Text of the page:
Publication

Title: Different developmental histories of beta-cells generate functional and proliferative heterogeneity during islet growth

DOI: 10.1038/s41467-017-00461-3

Press Contact
Franziska Clauß, M.A.
Press Officer
Phone: +49 351 458 82065
E-Mail: franziska.clauss@tu-dresden.de

Franziska Clauß | idw - Informationsdienst Wissenschaft
Further information:
http://www.crt-dresden.de

More articles from Life Sciences:

nachricht Flow of cerebrospinal fluid regulates neural stem cell division
22.05.2018 | Helmholtz Zentrum München - Deutsches Forschungszentrum für Gesundheit und Umwelt

nachricht Chemists at FAU successfully demonstrate imine hydrogenation with inexpensive main group metal
22.05.2018 | Friedrich-Alexander-Universität Erlangen-Nürnberg

All articles from Life Sciences >>>

The most recent press releases about innovation >>>

Die letzten 5 Focus-News des innovations-reports im Überblick:

Im Focus: Explanation for puzzling quantum oscillations has been found

So-called quantum many-body scars allow quantum systems to stay out of equilibrium much longer, explaining experiment | Study published in Nature Physics

Recently, researchers from Harvard and MIT succeeded in trapping a record 53 atoms and individually controlling their quantum state, realizing what is called a...

Im Focus: Dozens of binaries from Milky Way's globular clusters could be detectable by LISA

Next-generation gravitational wave detector in space will complement LIGO on Earth

The historic first detection of gravitational waves from colliding black holes far outside our galaxy opened a new window to understanding the universe. A...

Im Focus: Entangled atoms shine in unison

A team led by Austrian experimental physicist Rainer Blatt has succeeded in characterizing the quantum entanglement of two spatially separated atoms by observing their light emission. This fundamental demonstration could lead to the development of highly sensitive optical gradiometers for the precise measurement of the gravitational field or the earth's magnetic field.

The age of quantum technology has long been heralded. Decades of research into the quantum world have led to the development of methods that make it possible...

Im Focus: Computer-Designed Customized Regenerative Heart Valves

Cardiovascular tissue engineering aims to treat heart disease with prostheses that grow and regenerate. Now, researchers from the University of Zurich, the Technical University Eindhoven and the Charité Berlin have successfully implanted regenerative heart valves, designed with the aid of computer simulations, into sheep for the first time.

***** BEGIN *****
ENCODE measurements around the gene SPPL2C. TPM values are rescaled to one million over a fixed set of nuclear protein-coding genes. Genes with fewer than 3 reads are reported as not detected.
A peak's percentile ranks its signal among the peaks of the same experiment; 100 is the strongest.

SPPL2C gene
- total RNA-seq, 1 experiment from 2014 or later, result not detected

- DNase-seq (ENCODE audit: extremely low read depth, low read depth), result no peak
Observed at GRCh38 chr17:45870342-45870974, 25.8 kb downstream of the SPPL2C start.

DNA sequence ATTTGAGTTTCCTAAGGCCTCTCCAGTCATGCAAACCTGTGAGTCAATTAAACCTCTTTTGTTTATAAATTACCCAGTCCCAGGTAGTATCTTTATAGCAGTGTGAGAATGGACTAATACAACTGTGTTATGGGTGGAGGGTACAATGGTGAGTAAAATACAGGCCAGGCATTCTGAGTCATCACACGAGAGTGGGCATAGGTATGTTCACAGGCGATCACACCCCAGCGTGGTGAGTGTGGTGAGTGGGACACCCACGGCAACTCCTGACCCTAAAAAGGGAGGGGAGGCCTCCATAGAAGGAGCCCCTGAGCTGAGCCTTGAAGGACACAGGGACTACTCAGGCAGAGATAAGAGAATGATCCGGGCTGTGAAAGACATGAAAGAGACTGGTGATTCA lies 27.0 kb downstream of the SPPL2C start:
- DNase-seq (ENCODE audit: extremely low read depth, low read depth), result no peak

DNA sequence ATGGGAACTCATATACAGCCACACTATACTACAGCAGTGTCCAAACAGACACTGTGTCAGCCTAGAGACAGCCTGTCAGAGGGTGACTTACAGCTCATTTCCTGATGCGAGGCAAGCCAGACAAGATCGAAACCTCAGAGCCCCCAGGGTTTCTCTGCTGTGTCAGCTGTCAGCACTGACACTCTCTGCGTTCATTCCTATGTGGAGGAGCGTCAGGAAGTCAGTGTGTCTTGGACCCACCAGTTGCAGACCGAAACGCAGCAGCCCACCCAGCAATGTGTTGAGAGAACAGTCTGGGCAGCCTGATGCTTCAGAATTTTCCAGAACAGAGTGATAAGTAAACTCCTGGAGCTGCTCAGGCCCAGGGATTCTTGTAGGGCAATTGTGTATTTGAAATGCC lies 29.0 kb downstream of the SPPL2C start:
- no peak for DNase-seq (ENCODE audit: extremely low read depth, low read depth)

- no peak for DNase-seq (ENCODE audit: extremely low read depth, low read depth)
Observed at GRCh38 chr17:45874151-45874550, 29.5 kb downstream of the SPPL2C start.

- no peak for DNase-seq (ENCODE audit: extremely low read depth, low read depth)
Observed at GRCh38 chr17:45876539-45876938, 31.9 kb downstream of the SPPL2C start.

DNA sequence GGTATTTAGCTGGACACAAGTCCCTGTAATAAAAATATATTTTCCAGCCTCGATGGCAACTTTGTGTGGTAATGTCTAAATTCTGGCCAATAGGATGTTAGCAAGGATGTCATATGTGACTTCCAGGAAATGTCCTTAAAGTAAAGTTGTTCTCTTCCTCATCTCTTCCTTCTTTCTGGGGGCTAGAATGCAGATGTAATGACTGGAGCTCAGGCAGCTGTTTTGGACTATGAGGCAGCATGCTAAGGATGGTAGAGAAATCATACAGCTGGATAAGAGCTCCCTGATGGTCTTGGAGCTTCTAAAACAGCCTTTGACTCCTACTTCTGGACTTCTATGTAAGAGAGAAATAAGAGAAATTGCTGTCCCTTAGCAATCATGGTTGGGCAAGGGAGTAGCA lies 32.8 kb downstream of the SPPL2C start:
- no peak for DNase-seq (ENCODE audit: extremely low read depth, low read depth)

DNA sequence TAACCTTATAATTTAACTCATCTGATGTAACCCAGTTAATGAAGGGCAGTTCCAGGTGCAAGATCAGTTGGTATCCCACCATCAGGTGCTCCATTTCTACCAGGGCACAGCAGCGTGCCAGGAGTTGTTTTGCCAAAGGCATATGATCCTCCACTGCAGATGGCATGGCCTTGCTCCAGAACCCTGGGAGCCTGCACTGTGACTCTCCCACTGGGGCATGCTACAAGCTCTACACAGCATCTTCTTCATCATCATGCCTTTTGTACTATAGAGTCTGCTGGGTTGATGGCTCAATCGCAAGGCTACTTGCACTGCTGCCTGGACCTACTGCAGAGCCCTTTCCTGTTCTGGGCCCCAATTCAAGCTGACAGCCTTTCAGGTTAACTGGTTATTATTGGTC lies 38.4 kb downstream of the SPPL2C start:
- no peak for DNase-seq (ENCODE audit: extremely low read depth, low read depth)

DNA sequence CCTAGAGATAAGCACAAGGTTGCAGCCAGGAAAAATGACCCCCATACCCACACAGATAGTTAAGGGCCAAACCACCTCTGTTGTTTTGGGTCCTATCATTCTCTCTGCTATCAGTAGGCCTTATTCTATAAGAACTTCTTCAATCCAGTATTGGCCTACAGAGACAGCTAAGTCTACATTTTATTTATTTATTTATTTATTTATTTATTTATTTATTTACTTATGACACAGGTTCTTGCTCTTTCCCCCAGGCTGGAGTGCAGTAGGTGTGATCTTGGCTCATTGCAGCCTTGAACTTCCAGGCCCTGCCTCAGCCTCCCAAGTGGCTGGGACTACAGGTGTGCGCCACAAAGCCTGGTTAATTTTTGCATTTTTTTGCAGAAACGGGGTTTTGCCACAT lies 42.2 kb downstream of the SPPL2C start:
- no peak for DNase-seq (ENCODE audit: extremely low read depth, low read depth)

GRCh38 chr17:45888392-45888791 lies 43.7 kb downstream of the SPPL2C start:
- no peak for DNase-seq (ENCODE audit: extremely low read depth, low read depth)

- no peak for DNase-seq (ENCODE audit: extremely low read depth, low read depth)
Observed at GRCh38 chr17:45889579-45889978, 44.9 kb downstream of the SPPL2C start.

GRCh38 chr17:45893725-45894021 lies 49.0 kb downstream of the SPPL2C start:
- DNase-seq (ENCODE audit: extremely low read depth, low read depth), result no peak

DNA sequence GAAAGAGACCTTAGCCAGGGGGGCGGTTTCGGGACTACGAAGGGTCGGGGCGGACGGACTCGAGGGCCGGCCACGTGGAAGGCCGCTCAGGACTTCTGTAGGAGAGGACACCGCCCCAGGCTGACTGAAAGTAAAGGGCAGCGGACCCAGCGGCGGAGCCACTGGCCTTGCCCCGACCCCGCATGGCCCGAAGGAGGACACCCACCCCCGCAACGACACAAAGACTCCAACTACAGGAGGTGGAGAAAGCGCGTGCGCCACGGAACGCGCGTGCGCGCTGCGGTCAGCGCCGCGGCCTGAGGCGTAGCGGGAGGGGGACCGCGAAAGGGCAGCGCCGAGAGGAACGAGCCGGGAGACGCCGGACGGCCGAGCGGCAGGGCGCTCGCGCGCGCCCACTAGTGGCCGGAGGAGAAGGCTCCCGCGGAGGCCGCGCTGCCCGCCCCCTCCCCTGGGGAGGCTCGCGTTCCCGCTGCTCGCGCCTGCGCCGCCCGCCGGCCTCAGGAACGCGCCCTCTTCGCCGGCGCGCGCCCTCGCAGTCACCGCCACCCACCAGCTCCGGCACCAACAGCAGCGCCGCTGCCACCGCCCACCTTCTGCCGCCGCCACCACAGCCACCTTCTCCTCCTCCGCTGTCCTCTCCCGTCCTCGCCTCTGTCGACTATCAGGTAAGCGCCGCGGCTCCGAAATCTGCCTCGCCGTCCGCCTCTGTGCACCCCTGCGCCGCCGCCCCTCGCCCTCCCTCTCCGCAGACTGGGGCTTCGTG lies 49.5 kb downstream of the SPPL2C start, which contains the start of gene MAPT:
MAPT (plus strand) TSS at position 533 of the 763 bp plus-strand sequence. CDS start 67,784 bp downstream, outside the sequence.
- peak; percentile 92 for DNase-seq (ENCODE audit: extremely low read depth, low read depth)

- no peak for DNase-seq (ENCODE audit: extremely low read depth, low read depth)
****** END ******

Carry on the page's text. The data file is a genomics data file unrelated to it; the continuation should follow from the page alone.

Producing living tissue or organs based on human cells is one of the main research fields in regenerative medicine. Tissue engineering, which involves growing...

Im Focus: Light-induced superconductivity under high pressure

A team of scientists of the Max Planck Institute for the Structure and Dynamics of Matter (MPSD) at the Center for Free-Electron Laser Science in Hamburg investigated optically-induced superconductivity in the alkali-doped fulleride K3C60under high external pressures. This study allowed, on one hand, to uniquely assess the nature of the transient state as a superconducting phase. In addition, it unveiled the possibility to induce superconductivity in K3C60 at temperatures far above the -170 degrees Celsius hypothesized previously, and rather all the way to room temperature. The paper by Cantaluppi et al has been published in Nature Physics.

Unlike ordinary metals, superconductors have the unique capability of transporting electrical currents without any loss. Nowadays, their technological...

All Focus news of the innovation-report >>>

Anzeige

Anzeige

VideoLinks
Industry & Economy
Event News

Save the date: Forum European Neuroscience – 07-11 July 2018 in Berlin, Germany

02.05.2018 | Event News

Invitation to the upcoming "Current Topics in Bioinformatics: Big Data in Genomics and Medicine"

13.04.2018 | Event News

Unique scope of UV LED technologies and applications presented in Berlin: ICULTA-2018

12.04.2018 | Event News

 
Latest News

Supersonic waves may help electronics beat the heat

18.05.2018 | Power and Electrical Engineering

Keeping a Close Eye on Ice Loss

18.05.2018 | Information Technology

CrowdWater: An App for Flood Research

18.05.2018 | Information Technology

VideoLinks
Science & Research
Overview of more VideoLinks >>>